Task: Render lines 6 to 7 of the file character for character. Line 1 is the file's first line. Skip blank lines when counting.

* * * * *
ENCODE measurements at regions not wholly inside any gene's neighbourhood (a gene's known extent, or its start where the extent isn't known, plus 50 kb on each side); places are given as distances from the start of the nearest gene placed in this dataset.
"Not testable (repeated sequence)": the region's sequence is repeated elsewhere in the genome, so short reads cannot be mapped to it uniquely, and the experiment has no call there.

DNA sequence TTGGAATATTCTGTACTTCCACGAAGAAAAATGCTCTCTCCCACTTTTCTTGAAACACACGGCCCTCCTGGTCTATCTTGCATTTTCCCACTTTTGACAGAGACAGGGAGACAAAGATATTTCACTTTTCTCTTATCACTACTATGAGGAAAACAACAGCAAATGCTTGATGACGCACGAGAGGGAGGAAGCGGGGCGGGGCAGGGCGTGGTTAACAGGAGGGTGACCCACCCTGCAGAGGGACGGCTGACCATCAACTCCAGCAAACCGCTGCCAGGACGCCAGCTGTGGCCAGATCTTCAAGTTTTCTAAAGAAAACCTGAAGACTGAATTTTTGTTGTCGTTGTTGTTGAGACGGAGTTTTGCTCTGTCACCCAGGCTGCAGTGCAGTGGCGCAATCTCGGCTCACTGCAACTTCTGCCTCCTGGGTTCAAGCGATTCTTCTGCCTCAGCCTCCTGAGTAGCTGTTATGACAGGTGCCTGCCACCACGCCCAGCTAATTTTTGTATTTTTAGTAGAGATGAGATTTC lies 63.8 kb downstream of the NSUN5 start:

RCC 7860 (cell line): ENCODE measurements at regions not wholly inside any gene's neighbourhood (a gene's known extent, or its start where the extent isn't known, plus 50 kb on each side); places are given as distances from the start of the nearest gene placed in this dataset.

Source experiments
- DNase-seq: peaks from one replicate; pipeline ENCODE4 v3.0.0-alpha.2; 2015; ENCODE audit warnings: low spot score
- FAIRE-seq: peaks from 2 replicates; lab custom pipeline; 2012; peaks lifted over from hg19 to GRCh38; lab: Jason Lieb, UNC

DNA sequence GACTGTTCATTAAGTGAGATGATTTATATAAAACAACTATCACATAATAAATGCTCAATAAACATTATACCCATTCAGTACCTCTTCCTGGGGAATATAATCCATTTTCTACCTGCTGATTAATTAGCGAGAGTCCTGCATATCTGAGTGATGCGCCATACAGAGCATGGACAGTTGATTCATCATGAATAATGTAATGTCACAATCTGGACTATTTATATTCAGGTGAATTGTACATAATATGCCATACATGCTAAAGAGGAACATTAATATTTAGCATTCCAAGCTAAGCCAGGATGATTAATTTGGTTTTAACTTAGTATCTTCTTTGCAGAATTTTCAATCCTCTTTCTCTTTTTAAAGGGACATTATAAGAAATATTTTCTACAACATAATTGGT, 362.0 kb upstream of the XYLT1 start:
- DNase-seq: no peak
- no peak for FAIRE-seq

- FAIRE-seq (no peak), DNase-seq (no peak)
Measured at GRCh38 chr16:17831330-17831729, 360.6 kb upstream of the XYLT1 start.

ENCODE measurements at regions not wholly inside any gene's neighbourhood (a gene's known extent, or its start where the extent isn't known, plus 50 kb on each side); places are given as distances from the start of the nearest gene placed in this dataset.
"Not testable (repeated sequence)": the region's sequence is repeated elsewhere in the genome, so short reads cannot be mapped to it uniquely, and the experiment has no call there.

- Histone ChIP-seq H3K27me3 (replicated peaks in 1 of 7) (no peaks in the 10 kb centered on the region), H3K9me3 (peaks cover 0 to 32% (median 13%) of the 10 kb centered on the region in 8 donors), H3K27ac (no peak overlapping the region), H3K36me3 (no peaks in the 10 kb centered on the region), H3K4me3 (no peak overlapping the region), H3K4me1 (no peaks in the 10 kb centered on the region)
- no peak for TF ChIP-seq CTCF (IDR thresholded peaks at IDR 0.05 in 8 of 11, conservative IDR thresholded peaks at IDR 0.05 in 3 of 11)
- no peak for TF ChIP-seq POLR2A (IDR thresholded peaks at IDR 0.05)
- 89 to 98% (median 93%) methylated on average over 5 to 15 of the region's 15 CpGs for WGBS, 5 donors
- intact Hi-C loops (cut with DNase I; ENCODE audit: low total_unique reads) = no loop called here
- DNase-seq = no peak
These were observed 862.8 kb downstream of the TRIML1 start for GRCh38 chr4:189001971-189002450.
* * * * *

- DNase-seq: peaks from one replicate; pipeline ENCODE4 v3.0.0-alpha.2; 2015; ENCODE audit warnings: low spot score
- FAIRE-seq: peaks from 2 replicates; lab custom pipeline; 2012; peaks lifted over from hg19 to GRCh38; lab: Jason Lieb, UNC